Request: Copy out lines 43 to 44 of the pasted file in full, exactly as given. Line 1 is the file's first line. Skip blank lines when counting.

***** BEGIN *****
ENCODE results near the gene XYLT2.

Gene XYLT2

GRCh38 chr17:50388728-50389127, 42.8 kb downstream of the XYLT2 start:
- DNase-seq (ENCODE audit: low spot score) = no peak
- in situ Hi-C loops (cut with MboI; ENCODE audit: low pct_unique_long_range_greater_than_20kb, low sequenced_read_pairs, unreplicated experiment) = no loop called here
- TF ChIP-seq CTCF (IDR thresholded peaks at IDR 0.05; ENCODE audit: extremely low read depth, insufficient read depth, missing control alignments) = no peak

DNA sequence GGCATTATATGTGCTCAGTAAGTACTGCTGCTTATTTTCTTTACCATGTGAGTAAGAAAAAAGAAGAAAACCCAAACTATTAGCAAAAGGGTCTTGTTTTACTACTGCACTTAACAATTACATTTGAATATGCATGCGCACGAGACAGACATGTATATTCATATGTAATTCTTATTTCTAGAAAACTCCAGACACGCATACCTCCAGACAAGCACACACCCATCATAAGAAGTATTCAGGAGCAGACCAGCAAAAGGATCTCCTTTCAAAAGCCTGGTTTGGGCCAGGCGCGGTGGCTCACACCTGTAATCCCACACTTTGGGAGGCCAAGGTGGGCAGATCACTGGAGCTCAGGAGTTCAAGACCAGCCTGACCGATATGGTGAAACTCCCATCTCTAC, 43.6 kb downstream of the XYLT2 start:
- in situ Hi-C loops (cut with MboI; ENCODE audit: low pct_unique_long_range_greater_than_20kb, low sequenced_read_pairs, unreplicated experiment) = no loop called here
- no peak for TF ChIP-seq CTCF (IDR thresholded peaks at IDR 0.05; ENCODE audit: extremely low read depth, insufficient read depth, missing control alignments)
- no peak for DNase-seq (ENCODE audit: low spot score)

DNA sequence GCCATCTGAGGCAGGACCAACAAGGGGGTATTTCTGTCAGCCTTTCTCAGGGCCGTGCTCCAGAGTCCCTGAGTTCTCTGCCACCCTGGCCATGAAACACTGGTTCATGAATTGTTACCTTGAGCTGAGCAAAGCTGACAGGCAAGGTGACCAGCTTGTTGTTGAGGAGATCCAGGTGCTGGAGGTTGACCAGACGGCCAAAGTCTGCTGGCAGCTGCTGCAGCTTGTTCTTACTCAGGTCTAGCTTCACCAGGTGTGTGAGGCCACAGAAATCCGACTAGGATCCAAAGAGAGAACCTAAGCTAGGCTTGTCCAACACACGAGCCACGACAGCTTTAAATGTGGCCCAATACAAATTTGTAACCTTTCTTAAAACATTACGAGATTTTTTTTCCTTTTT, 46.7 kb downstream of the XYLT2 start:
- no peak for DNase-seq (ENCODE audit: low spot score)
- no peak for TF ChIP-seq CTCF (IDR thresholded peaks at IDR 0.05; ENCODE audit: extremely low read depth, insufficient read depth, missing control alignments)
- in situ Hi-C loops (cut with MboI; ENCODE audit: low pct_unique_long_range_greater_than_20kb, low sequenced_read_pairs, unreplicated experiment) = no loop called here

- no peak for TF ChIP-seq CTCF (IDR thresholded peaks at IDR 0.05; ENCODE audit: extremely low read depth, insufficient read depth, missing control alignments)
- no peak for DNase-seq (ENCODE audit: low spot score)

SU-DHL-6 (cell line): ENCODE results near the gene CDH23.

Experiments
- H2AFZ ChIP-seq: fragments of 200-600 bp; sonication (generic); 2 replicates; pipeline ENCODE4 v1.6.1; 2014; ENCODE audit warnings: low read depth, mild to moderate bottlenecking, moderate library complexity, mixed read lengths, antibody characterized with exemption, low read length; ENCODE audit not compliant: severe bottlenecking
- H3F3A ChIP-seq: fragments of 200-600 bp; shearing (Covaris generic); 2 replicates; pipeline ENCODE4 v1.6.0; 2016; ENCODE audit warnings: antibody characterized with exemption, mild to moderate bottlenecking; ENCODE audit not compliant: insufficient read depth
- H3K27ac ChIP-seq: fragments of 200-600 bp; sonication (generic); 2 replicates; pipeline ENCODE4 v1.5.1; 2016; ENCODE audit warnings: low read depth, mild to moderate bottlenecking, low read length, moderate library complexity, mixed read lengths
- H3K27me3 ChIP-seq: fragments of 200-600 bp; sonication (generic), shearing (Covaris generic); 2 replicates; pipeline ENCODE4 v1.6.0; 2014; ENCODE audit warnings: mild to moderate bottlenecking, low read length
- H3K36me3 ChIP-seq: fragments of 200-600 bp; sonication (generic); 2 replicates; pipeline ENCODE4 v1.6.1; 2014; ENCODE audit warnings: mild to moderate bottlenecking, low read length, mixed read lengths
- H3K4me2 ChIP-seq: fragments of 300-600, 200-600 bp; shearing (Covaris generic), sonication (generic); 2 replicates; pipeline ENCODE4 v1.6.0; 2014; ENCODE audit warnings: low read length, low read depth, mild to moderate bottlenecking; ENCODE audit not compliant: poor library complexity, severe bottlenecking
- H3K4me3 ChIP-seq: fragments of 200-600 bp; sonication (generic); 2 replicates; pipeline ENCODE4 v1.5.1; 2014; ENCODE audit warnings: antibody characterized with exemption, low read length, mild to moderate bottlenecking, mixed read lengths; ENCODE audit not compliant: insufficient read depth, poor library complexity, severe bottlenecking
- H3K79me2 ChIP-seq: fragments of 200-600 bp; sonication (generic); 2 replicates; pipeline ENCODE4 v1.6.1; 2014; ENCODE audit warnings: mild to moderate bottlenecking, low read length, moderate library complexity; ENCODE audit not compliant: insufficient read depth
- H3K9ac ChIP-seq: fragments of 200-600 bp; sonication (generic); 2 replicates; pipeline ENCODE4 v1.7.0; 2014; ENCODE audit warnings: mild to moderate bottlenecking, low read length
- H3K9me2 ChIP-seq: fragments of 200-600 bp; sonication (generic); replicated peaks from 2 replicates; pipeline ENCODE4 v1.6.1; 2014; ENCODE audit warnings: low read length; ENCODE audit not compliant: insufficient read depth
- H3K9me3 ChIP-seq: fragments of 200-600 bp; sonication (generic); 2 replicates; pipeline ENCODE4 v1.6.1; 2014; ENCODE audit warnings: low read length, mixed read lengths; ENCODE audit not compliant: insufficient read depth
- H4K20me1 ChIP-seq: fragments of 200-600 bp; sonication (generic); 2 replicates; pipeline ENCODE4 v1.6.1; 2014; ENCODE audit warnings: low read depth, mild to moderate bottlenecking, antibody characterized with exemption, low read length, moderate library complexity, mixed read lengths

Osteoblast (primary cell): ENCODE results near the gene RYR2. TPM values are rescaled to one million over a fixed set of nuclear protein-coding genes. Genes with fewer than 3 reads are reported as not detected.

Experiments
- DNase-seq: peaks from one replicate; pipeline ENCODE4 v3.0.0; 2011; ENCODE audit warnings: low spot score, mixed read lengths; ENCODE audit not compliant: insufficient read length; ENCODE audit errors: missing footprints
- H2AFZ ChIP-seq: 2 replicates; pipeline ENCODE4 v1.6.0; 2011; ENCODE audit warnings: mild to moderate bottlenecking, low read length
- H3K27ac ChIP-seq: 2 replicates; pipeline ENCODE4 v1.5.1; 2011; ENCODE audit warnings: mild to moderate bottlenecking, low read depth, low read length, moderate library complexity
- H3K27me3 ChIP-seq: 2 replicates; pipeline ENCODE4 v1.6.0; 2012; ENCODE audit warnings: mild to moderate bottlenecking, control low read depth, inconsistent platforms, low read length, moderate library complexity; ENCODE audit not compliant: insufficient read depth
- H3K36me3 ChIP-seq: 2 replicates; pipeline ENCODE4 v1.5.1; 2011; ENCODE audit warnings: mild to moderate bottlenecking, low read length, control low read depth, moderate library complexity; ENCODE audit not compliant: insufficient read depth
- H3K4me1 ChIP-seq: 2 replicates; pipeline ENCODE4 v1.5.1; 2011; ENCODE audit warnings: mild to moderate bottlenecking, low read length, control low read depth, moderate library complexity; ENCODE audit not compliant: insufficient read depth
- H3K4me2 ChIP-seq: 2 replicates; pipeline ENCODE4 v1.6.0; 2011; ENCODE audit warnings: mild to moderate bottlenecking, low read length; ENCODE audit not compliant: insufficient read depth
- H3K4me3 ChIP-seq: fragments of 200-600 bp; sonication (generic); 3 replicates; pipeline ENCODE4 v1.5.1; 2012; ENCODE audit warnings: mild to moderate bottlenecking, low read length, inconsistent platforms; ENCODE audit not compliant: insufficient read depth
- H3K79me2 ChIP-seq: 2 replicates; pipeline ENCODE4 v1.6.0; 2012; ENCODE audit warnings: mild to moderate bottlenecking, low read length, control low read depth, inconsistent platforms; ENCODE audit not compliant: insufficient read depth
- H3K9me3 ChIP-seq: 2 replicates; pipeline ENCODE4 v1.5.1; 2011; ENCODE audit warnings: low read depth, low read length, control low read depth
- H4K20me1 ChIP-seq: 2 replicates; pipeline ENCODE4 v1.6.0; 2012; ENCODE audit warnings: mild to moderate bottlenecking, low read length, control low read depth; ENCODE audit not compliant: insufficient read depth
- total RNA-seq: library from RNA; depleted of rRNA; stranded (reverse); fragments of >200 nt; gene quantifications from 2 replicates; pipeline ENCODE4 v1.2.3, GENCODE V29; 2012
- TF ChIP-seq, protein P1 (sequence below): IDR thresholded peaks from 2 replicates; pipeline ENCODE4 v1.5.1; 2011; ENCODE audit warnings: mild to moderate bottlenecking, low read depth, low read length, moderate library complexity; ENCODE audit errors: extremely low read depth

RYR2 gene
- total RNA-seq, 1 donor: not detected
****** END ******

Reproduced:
- H4K20me1 ChIP-seq: 2 replicates; pipeline ENCODE4 v1.6.0; 2012; ENCODE audit warnings: mild to moderate bottlenecking, low read length, control low read depth; ENCODE audit not compliant: insufficient read depth
- total RNA-seq: library from RNA; depleted of rRNA; stranded (reverse); fragments of >200 nt; gene quantifications from 2 replicates; pipeline ENCODE4 v1.2.3, GENCODE V29; 2012